Thank you! :)


      Hi Gohby,

      QI. Oxidation potential of Na to Na+ is more positive than oxidation potential of Ni to Ni2+. Hence Na is oxidized, so Terminal E is the anode.

      QII. For electrochem electrodes, size doesn't matter. [Mg2+] should be larger, not smaller. If resistance is higher, voltage is higher, not lower.

      QIII. Impurities could refer to either (reduced or unoxidized) metallic or (oxidized) ionic state. At the anode, both Fe and Cu are oxidized, while Ag remains unoxidized and hence metallic and hence falls off into the anode sludge. At the cathode, Cu2+ is reduced, while Fe2+ remains in aqueous state. Regarding the sludge, this is what I wrote in another thread :

      "Anode sludge" is the term given for the gooey disguisting stuff (ie. sludge) that is deposited below the anode. Why does it fall off and drop down? Because metals are insoluble in water *and* denser than water. Imagine you have a cake with many small stones embedded in it. As the cake is being eaten away by ants, won't the stones fall? As the Cu atoms in the block of impure Cu ore rock (which is the anode) is being oxidized to *aqueous* Cu2+ (ie. cations are soluble (unlike solid metals in atomic state) thanks to ion - permanent dipole interactions can dissolve and become aqueous, making the block of impure Cu ore rock which is the anode appear to dissolve away), the less reactive (ie. less electropositive and hence harder to oxidize) metals such as silver, remaining as the unoxidized solid metal, and solid metals being insoluble in water and denser than water, naturally drop down from the impure copper block of ore rock (ie. the anode), which together with any unreactive (organic or inorganic) material left over from the ore rock (eg. sand, soil, etc), becomes the gooey disgusting mess below the anode, which we call "anode sludge".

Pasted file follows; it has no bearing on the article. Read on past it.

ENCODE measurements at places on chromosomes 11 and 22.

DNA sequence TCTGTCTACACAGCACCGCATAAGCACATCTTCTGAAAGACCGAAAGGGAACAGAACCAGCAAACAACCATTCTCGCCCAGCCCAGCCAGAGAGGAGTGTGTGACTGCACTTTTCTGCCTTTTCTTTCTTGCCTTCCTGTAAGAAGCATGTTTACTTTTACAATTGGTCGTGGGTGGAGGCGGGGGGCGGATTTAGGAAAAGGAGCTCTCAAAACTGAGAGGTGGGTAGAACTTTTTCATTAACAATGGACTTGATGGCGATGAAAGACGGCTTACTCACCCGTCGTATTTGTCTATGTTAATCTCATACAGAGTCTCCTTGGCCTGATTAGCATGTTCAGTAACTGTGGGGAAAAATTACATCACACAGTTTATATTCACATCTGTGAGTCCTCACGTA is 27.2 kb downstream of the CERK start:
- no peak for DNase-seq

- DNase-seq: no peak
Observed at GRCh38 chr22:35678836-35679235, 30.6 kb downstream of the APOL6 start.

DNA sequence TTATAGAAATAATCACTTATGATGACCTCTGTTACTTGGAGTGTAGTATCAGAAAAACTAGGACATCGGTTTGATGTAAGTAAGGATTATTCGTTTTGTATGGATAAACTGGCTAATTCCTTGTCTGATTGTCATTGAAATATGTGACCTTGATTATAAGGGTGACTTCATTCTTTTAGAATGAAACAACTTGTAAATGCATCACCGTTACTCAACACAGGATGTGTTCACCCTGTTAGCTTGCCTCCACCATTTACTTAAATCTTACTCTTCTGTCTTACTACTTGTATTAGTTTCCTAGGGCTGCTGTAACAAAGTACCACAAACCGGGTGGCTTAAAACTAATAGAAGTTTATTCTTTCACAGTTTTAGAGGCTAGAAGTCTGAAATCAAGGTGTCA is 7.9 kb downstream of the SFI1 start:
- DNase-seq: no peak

QIV. Under aqueous conditions, you cannot reduce Fe2+ to Fe. You'll need molten iron for that. But since electrolysis is expensive, the blast furnace method is utilized instead. You cannot use standard redox potentials, because in aqueous soluions, molarity of water is much larger than 1M (molarity of pure water is 55.555M, and Cambridge may ask A level students to show this via calculations), hence position of equilibrium shifts to RHS, hence reduction potential of H2O becomes more positive than stated in Data Booklet.

      At cathode Q, H+ is reduced to H2 gas instead of Cu2+ being reduced to Cu, because the electrolyte doesn't have any Cu2+ to begin with. Sure, Cu2+ is being generated at anode P, but at the start of the electrolysis (for which the qn is based on), the molarity of H+ far outweighs the molarity of Cu2+ (which is technically zero M at initial).

      No prob :)

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    • A couple of BedokFunland JC Buffer Riddles


      The conjugate acid of a weak base B, has a pKa value of 9.2014 at room temperature. What volumes of 0.1 mol/dm3 of HCl(aq) and 0.05 mol/dm3 of a solution of B, may be mixed to generate 500cm3 of a buffer solution with a pH of 8.90?

      Final answer :

      125cm3 of 0.1 mol/dm3 of HCl, and 375cm3 of 0.05 mol/dm3 of B, are required to generate 500cm3 of buffer solution with pH 8.9 pH.

      --------------------------------------------------------------------------------------------------

      A buffer solution is titrated with NaOH(aq).  Upon addition of 3 volumes of NaOH(aq), the buffer solution becomes most effective. Equivalence point is attained when 8 volumes of NaOH(aq) is added.

      a) Calculate the ratio of the molarities of both members of the conjugate acid-base pair of the buffer solution, before the NaOH(aq) is added.